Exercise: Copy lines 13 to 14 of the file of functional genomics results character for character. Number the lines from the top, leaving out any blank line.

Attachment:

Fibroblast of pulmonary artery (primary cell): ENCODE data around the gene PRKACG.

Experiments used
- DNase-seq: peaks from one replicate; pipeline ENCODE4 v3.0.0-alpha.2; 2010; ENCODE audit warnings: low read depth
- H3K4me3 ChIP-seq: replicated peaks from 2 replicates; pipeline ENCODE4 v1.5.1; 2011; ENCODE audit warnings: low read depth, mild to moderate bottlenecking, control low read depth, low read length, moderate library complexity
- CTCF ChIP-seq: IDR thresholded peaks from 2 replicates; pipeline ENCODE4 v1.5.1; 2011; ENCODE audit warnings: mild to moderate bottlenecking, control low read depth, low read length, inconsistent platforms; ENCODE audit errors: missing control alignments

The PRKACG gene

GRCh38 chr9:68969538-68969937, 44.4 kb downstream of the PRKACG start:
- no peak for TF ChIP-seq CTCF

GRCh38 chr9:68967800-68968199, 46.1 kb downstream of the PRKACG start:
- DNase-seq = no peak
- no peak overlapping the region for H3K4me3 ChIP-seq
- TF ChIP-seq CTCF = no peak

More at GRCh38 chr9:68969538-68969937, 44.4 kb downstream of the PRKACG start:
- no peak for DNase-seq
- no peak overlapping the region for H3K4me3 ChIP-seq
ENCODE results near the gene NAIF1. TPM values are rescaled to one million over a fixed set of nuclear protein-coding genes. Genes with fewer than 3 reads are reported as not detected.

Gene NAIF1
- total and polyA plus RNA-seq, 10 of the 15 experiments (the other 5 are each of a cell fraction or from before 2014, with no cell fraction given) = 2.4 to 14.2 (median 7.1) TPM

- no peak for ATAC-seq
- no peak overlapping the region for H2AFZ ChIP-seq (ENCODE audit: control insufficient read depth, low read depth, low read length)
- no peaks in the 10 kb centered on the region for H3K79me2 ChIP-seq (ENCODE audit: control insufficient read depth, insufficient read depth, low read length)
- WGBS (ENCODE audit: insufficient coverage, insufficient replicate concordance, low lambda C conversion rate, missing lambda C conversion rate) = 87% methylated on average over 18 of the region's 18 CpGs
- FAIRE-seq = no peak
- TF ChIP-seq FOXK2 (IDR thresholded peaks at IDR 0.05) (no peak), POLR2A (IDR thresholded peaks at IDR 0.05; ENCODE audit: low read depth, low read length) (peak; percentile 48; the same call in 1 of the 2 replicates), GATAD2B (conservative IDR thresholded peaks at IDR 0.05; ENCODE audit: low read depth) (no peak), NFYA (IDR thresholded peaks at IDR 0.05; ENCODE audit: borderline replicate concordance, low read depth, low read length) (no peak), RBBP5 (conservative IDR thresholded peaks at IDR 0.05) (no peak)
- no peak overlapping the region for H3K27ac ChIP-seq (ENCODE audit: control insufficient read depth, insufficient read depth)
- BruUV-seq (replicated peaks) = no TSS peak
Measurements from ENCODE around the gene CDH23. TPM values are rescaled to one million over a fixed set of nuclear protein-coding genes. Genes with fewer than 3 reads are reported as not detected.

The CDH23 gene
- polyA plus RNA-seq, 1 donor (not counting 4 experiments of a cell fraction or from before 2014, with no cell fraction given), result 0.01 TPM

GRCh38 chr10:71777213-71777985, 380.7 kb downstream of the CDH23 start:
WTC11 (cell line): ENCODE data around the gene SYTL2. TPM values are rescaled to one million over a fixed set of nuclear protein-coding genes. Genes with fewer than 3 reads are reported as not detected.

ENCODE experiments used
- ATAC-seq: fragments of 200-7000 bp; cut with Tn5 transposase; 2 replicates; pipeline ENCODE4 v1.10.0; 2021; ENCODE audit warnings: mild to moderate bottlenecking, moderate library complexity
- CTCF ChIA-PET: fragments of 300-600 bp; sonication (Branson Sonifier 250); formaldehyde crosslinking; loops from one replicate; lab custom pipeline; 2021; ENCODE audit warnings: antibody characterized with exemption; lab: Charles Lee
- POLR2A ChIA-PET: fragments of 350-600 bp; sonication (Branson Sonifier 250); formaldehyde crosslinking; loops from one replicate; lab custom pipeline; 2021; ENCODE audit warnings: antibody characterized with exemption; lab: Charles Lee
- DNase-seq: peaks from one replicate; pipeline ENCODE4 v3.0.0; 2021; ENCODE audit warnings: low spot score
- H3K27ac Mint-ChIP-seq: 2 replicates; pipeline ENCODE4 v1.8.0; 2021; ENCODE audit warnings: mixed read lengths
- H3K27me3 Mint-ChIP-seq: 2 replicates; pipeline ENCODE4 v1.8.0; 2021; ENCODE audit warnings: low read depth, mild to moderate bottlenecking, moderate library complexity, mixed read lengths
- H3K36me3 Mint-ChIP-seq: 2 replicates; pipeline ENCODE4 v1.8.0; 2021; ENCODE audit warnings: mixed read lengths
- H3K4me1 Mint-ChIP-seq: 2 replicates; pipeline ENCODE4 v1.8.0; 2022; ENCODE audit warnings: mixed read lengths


More at GRCh38 chr9:68969538-68969937, 44.4 kb downstream of the PRKACG start:
- no peak for DNase-seq